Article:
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-   -   TLwrx v 3.0 Transmission Line Software (http://www.diyaudio.com/forums/subwoofers/119998-tlwrx-v-3-0-transmission-line-software.html)

CarlosT 24th March 2008 04:17 PM

TLwrx v 3.0 Transmission Line Software
 
Anyone buy and use this software recently? This is the distillation of G.L. Augspurger's work on modeling the TL...similar to King's work but I guess more of "TL For Dummies" style...I think.

Anyway...not happy with a recent bout with some pseudo-technical offering for TL sub design, I'd like to crunch my own numbers for various drivers and cabinets but I'm not ready to get a Master's in mathematics... :D

CarlosT 24th March 2008 04:29 PM

Link to offering...

http://www.audioxpress.com/bksprods/.../sof-tlwrx.htm

CarlosT 24th March 2008 05:20 PM

And if Martin King's listening...Mr. King have you ever considered selling a "TL For Dummies" program collating all your Mathcad sheets with a nice interface? Thanks!

CarlosT 24th March 2008 08:01 PM

To continue my monologue... :D

The program is not currently available in a Windows XP compatible form...bummer...

Email from Audioxpress:

"Hello Carlos,

Mr. Augspurger has indicated the software is not compatible with Windows XP. We have not had any updates since 2004 but I have recently contacted Mr. Augspurger to see if he is planning on any updates any time soon since we have had a number of inquires concerning Windows XP.
Once I hear back from him I will let you know what his plans are.

Best Regards,

< >
Customer Service"

MJK 24th March 2008 09:49 PM

Quote:

Originally posted by CarlosT
And if Martin King's listening...Mr. King have you ever considered selling a "TL For Dummies" program collating all your Mathcad sheets with a nice interface? Thanks!
I considered it for a while. But to do that it would require me to stop moving forward with new models, stop improving the existing models, and invest a lot of time programming. This would have to translate into a higher cost and a lot of dog work I am just not that interested in doing right now. So I guess the short answer is I am happy with the way things are right now with respect to the interface.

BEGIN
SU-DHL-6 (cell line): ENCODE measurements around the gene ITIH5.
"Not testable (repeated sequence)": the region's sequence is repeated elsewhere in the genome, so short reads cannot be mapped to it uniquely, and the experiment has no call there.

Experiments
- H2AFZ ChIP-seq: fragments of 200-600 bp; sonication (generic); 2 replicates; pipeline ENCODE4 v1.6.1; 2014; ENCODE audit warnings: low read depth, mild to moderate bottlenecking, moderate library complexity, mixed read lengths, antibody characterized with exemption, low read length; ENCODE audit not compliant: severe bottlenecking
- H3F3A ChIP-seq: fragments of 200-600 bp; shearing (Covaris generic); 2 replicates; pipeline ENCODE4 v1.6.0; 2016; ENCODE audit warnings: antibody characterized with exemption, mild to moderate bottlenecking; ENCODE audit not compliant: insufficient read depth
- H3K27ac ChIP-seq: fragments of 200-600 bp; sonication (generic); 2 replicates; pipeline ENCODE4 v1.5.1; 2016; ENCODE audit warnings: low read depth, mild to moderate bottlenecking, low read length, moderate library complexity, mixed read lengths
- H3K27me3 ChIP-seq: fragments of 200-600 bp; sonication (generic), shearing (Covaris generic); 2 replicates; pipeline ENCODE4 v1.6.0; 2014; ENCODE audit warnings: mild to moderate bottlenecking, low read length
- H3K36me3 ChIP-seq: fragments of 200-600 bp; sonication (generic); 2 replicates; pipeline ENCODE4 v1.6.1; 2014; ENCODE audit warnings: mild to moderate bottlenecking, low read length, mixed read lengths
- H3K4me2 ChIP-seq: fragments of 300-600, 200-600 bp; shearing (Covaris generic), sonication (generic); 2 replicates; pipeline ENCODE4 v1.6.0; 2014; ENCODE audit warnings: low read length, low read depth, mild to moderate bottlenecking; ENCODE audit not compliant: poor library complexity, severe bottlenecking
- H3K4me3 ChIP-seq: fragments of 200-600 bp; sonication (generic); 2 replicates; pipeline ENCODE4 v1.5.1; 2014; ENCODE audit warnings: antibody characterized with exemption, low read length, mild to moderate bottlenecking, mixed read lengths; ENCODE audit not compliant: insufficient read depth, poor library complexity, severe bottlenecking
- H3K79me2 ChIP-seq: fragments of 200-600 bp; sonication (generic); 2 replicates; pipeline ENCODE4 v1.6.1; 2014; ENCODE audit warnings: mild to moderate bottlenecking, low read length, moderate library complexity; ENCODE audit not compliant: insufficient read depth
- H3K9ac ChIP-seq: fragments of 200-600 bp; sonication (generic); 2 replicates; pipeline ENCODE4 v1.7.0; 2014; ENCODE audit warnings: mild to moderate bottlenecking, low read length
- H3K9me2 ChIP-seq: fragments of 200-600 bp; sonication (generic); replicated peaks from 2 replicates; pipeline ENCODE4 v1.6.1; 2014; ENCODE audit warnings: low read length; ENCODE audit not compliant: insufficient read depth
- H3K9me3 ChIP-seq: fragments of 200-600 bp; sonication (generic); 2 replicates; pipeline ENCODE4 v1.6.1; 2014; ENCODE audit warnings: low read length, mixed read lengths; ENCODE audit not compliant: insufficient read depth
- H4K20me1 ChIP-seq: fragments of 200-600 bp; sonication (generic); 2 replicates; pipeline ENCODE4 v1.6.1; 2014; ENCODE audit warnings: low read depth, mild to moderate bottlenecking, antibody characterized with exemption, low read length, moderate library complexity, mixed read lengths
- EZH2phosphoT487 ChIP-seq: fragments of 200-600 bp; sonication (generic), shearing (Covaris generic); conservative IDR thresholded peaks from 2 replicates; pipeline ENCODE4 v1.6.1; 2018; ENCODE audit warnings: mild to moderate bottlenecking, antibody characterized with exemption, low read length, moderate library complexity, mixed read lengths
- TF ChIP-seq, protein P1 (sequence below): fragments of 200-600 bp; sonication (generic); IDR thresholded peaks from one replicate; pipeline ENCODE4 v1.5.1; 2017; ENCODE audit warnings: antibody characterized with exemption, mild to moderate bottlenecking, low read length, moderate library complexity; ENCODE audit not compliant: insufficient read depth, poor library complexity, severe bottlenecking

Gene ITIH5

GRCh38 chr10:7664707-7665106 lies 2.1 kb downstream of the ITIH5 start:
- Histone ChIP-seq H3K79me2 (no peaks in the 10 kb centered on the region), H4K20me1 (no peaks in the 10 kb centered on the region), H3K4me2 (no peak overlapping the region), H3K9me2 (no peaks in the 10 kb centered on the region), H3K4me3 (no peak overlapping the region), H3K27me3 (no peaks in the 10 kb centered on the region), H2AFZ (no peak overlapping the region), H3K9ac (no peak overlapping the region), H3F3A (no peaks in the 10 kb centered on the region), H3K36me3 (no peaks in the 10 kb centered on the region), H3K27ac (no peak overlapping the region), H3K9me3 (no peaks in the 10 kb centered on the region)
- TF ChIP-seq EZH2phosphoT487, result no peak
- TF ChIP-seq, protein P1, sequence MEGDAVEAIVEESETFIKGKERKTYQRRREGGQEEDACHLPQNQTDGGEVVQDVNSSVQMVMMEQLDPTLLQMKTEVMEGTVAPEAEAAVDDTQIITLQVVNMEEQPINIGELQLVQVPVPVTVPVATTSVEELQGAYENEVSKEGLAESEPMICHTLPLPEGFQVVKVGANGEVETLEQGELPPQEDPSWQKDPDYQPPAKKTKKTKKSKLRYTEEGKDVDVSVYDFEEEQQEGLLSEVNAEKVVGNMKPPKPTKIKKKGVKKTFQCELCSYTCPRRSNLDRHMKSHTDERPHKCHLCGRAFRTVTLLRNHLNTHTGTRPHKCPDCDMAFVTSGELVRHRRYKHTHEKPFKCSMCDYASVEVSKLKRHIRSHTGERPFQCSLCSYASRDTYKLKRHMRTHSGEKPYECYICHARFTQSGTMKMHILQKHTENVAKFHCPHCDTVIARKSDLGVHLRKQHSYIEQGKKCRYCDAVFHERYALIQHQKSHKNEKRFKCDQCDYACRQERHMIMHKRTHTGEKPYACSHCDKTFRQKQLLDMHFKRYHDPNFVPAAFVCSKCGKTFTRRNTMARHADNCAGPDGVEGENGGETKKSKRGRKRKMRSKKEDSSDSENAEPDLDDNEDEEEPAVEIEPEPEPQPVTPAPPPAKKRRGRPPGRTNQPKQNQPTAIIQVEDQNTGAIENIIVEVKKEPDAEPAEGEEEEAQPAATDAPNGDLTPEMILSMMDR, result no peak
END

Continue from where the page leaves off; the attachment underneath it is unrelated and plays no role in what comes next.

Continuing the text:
The MathCad worksheets are very flexible and not that hard to use. If you download and install the MathCad Explorer 8 program you can try the sample problem worksheet. You cannot change the driver but you can modify the enclosure and try your hand at designing a TL. Reading the tutorial will help you understand how to use the worksheets. MathCad really is very easy to use once you get over the initial intimidation of learning something new and very different from Excel. Most people, not everybody, come up to speed quickly and are designing before they know it. Some people are just never happy with MathCad.

CarlosT 25th March 2008 12:29 AM

Thank you, Mr. King. I guess I will have to try my hand at the Mathcad...

Bjohannesen 25th March 2008 09:47 AM

Hi Carlos, there is no need to be scared of Martin J King´s software. You do not need to be an expert in math. Very soon you will be familiar with the user interface. Please take a look at my document, where you will get a feeling of how little you actually have to type in:

Pearls

Hi from Bjorn

CarlosT 25th March 2008 02:23 PM

Thanks so much, Bjorn.

Two questions...

1- The link to Martin's alignment tables is dead. These would be helpful.

2- Coming from the point of interest of a DJ, I'm interested in designing a subwoofer with a very narrow band of response...let's say 30 Hz to 200 Hz. What aspects of TL design would not be important? Stuffing of the TL comes to mind. Stuffing is normally presented as a way to "cheat" on the length of the line but also as a damping for higher resonances. Limiting the crossover to 200 Hz one would think this is no longer an issue. Ergo, most commercial DJ subwoofers have no lining at all.

Bjohannesen 25th March 2008 08:19 PM

Hi Carlos, Martins alignement tables are found on his site. Sorry my link is broken.

Please note, you can not "cheat" the length of the pipe by stuffing.

Stuffing is improving the response. More stuffing = cleaner sound and less bass. You will always need stuffing, but the distribution and density will vary.

General: More volume = more bass, so it depends on what size you can accept.

Take a look at this example: LAT

This sub would not be invisible, but I would expect a good result.

I hope this has inspired you to try out the Mathcad models by Martin J. King

Hi from
Bjorn

GM 26th March 2008 06:32 AM

Quote:

Originally posted by CarlosT

......I'm interested in designing a subwoofer with a very narrow band of response...let's say 30 Hz to 200 Hz.

This isn't a narrow enough BW for a TL to either omit or at least use minimal stuffing since the deep 3rd harmonic dip will occur around 120 Hz. By the time you stuff it enough to damp it down, there won't be much gain BW left and why relatively high Qts drivers are preferred.

GM


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